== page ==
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A Cage Made of Proteins, Designed With Help From the Advanced Light Source

Protein Cage

With help from Berkeley Lab’s Advanced Light Source, scientists from UCLA recently designed a cage made of proteins. The nano-sized cage could lead to new biomaterials and new ways to deliver drugs inside cells. It boasts a record breaking 225-angstrom outside diameter, the largest to date for a designed protein assembly. It also has a 130-angstrom-diameter

Is Interstellar’s Science So Stellar?

InterstellarAstronaut thumbnail

Interstellar features astronauts who take a wormhole ride to another galaxy to explore planets around a massive black hole. In a conversation last week, Berkeley Lab’s David Schlegel discussed the science in the movie and what Hollywood could learn from scientists about fantastic settings in outer space.

Berkeley Lab on U.S.-China Joint Announcement on Climate Change

Obama-Xi

On Nov. 11, U.S. President Barack Obama and Chinese President Xi Jinping made a historic U.S.-China Joint Announcement on Climate Change outlining each country’s commitment to strengthen bilateral cooperation on climate change and to announce post-2020 actions in support of the effort to transition to low-carbon economies. Regarding China’s announced target of peaking of carbon

Berkeley Lab Scientists Recipients of 2015 Breakthrough Prizes

Doudna Breakthrough Feature

Berkeley Lab astrophysicist Saul Perlmutter and biochemist Jennifer Doudna were among the featured recipients of the 2015 Breakthrough Prizes in Fundamental Physics and Life Sciences.

Golden Approach to High-speed DNA Reading

Schematic drawing of graphene nanopore with self-integrated
optical antenna (gold) that enhances the optical readout signal (red) of DNA as it passes through a graphene nanopore.

Berkeley researchers have created the world’s first graphene nanopores that feature integrated optical antennas. The antennas open the door to high-speed optical nanopore sequencing of DNA.

Outsmarting Thermodynamics in Self-assembly of Nanostructures

Simulation of feedback driven self-assembly in mass assembly-line. The tilted network indicates aqueous flow in space (blue reservoir). The plasmon gauged potential (red) phothermally dissociates unwanted assemblies and re-assembles into the desired dimers.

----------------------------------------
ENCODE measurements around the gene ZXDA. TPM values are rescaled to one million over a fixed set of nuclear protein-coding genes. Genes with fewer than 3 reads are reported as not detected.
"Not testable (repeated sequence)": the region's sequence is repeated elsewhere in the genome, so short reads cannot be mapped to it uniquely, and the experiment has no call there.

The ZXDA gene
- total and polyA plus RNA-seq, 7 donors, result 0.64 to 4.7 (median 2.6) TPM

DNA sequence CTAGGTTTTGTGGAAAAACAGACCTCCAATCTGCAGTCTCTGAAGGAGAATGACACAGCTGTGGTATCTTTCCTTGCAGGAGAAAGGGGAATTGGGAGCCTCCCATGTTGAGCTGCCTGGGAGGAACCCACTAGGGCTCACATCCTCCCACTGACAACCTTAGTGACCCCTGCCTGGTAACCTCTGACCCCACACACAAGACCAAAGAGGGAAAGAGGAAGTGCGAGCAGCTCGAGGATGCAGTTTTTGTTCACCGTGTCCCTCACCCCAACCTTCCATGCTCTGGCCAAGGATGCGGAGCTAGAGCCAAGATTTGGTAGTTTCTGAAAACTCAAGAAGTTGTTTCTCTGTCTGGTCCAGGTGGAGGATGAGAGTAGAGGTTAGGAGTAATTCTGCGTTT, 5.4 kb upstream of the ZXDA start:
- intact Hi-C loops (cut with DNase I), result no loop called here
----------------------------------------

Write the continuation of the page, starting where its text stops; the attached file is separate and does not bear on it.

Berkeley Lab researchers have achieved symmetry-breaking in a bulk metamaterial solution for the first time, a critical step game toward achieving new and exciting properties in metamaterials.

Nanotubes that Insert Themselves into Cell Membranes

An artist’s interpretation of a nanotube embedded within a cell membrane, allowing a DNA molecule to pass through. Credit: Xavier Studios

Berkeley Lab researchers have helped show that short carbon nanotubes can make excellent artificial pores within cell membranes. Moreover, these nanotubes, which are far more rugged than their biological counterparts, can self-insert into a cell membrane or other lipid bilayers.

New Insights on Carbonic Acid in Water

Saykally CPL CA Thumb

A new study by Berkeley Lab researchers provides valuable new insight into aqueous carbonic acid with important implications for both geological and biological concerns.

Dark Energy Spectroscopic Instrument (DESI) Wins $1.1M Award

DESIlensblanksmall

The Heising-Simons Foundation has awarded $1.1M to the DESI project with the goal of helping to fabricate the unique optics needed to capture spectra of the young expanding universe.

A 3D Map of the Adolescent Universe

3D map of the cosmic web at a distance of 10.8 billion years from Earth,
generated from imprints of hydrogen gas observed in the spectrum of 24
background galaxies behind the volume. This is the first time that
large-scale structures in such a distant part of the Universe have been
directly mapped. Credit: Casey Stark (UC Berkeley) and Khee-Gan Lee (MPIA).

Using extremely faint light from galaxies 10.8-billion light years away, scientists have created one of the most complete, three-dimensional maps of a slice of the adolescent universe. The map shows a web of hydrogen gas that varies from low to high density at a time when the universe was made of a fraction of the dark matter we see today.